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Ugh, it's that time of the month and you're dealing with dreaded cramps. It's common to feel uncomfortable around your abdomen, thighs and lower back when you're menstruating. In fact, about half of women who menstruate have some pain—called dysmenorrhea—for one to three days each month.
Menstrual cramps are throbbing or cramping pains in the lower abdomen. The muscles of your womb contract and relax to get rid of built-up lining. And that's when you may get cramps, with some women experiencing more pain than others. The discomfort is merely annoying for some women. For others, cramps can be severe enough to interfere with daily activities for a few days each month.
You likely want to relieve your pain. But perhaps you don't want to pop a pill. You're aiming for relief in a natural way. Here are a few tactics to help you feel better, naturally.
Be sure to speak with your health care provider if your cramps seem severe or you don't have any easing of symptoms. Your clinician can help rule out any other health conditions that may be causing your intense discomfort such as fibroids, a sexually transmitted disease, endometriosis, pelvic inflammatory disease or more serious menstrual disorders.
Try reducing fat consumption and increasing your vegetable consumption. A low-fat diet decreases the overall inflammation in your body. Plus, it will promote overall good health. You can start by swapping out unhealthy saturated fats and choosing healthier unsaturated fats (such as olive oil). Opt for low-fat or fat-free dairy products.
Getting more magnesium can also ease the pain of cramps. Magnesium helps regulate nerve and muscle functioning, among other tasks. It's found in foods such as dry almonds and boiled spinach.
You also want to avoid foods and drinks that typically cause bloating and water retention. Some culprits include alcohol, carbonated beverages, caffeine and salty foods. Opt for caffeine-free ginger or mint teas or hot water flavored with lemon. When you're in need of a sugar fix, snack on strawberries or raspberries. Read more about Mistakes You're Making During Your Period.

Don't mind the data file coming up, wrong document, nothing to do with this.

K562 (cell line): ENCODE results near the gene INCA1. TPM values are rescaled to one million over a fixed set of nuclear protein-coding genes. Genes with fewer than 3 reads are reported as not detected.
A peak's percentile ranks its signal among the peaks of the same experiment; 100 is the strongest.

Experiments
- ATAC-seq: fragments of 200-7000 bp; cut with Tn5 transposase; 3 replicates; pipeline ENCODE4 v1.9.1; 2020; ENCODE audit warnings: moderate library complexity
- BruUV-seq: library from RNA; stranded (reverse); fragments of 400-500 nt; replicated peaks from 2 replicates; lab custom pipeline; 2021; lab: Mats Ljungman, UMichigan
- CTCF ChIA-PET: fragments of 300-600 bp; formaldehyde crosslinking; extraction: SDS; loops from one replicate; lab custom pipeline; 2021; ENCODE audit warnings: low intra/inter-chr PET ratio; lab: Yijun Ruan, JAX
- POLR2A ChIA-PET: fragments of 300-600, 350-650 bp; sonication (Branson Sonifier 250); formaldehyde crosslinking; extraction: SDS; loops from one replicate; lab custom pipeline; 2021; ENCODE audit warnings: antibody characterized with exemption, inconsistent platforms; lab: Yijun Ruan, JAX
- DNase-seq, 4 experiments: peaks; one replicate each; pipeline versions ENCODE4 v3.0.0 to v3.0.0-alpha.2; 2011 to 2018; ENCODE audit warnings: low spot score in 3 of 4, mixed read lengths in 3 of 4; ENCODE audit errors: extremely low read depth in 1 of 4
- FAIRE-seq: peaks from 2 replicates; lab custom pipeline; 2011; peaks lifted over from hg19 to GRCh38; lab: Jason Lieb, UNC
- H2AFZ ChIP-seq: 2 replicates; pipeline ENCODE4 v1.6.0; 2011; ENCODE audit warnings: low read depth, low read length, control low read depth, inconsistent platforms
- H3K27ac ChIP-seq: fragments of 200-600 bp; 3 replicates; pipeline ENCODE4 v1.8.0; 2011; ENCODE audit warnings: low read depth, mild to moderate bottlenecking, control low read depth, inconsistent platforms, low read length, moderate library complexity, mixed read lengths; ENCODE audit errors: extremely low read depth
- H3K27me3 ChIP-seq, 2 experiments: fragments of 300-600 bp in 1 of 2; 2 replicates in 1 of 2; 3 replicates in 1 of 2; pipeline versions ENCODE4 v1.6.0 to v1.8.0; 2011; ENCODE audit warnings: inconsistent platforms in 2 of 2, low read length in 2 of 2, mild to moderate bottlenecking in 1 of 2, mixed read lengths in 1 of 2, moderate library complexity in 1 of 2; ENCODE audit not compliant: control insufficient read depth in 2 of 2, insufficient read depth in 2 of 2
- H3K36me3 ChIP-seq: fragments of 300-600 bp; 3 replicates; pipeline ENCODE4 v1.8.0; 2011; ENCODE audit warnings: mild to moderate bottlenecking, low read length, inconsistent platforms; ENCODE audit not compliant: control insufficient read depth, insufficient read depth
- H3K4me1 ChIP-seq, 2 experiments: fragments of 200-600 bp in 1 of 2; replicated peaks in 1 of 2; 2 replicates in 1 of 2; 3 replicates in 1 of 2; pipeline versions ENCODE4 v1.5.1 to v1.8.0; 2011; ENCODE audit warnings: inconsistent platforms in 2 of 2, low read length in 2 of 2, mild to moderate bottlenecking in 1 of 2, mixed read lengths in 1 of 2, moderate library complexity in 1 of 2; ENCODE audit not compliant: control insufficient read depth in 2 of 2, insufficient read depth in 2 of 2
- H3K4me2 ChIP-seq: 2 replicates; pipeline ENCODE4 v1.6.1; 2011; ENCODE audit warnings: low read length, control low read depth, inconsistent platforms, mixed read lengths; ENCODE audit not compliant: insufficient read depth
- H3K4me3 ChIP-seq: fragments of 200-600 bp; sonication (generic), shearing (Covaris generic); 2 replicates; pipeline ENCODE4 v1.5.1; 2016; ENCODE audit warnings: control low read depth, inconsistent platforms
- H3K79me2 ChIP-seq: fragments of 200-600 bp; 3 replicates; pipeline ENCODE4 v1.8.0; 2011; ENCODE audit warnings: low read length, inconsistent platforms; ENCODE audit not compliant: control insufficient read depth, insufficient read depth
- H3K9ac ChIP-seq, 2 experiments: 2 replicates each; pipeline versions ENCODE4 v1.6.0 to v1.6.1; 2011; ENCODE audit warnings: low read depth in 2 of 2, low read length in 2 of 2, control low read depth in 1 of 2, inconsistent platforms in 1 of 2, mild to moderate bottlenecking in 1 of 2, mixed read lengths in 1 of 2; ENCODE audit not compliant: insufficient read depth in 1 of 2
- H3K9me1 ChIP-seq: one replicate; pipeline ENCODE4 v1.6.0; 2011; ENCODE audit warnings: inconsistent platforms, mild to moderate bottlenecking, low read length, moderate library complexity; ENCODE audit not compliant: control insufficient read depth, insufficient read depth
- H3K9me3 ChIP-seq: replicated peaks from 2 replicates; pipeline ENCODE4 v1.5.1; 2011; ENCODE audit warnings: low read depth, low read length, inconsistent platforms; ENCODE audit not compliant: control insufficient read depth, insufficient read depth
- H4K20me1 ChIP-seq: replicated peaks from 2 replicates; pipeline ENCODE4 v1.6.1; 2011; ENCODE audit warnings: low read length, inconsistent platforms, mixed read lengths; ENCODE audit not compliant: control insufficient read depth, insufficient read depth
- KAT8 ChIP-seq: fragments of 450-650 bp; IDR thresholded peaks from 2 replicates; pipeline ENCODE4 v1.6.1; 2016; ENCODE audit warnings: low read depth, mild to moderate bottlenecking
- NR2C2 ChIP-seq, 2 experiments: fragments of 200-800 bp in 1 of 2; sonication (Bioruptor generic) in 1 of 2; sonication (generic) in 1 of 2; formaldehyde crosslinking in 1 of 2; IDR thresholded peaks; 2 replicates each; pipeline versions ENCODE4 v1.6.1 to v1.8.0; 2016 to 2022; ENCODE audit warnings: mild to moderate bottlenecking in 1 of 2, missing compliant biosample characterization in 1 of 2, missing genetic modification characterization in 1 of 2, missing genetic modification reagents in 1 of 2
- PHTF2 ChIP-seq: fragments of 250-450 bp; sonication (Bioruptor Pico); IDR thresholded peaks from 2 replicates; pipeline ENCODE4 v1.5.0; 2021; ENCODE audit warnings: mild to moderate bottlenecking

Sip some tea.
Teas have been used to help combat menstrual pain. Start sipping whatever tea gives you relief a week or so before you anticipate your period. Some people have used cramp bark. Tea with peppermint oil may also help. And chamomile tea increases urinary levels of glycine, which helps relieve muscle spasms and acts as a nerve relaxant. Speak with your health care provider before trying these remedies, especially if you're on a blood-thinning drug.
It's used to alleviate the nausea and vomiting caused by chemotherapy. So, it makes sense that it can be useful to help relieve menstrual cramp pain. Acupuncture helps relax the nervous system, causing a stronger blood flood to the internal organs. And it's thought to have an anti-inflammatory effect.
Break a sweat.
Pick what appeals to you; relieve cramps in the bedroom or via exercise. When you do either of these activities, you get endorphins, which help boost your mood and decrease your perception of pain. Sure, working out or having sex may be the last thing you want to do when you're suffering from cramps. But these activities can help reduce pain and relieve the muscle tension that contribute to cramps.
Curling up with a heating pad can help ease menstrual cramps. One of the oldest medicinal remedies, heat helps muscles relax and increases blood flow to tissues. A review of studies published in the Journal of Physiotherapy found that heat reduced women's period pain. Don't have a heating pad? Purchase a heat wrap or pack, which you can wear beneath your clothing and against your body. You can also take a warm bath or use a hot towel or hot water bottle.
Massage with essential oils.
Using certain aromatic essential oils and massage can help relieve menstrual cramp pain. A study in the Journal of Obstetrics and Gynaecology Research found that women who massaged their lower abdomen (or a partner did so for them!) with essential oils like lavender, clary sage and marjoram from one end of their period to the beginning of the next reported less pain and shorter duration of pain than those who received a cream containing a synthetic fragrance. Purchase scented massage oil or make your own.
Take fish oil or vitamin B1.
Add some fish oil supplements, vitamin B1 or both to your vitamin regimen for relief. A study in Global Journal of Health Science found that participants who took either fish oil, B1 or both had significantly less pain than the placebo group.
Add herbs to your diet.
Some herbals remedies contain anti-inflammatories that may help reduce muscle contractions and swelling associated with menstrual pain. Herbs include fennel seeds, dill, cinnamon and ginger. Always speak with your health care provider before taking any kind of herb.
Visit a chiropractor.
You may find relief by seeing a chiropractor. This spinal manipulation can help provide pain relief, especially in the lower back and uterus area.
If you drink water, you can actually help prevent your body from retaining water and avoid painful bloating. Aim to consume warm or hot water, which is better for cramps. That's because hot liquid increases blood flow and may help relax cramped muscles. You can also eat foods that are water based including celery, lettuce, watermelon or cucumbers.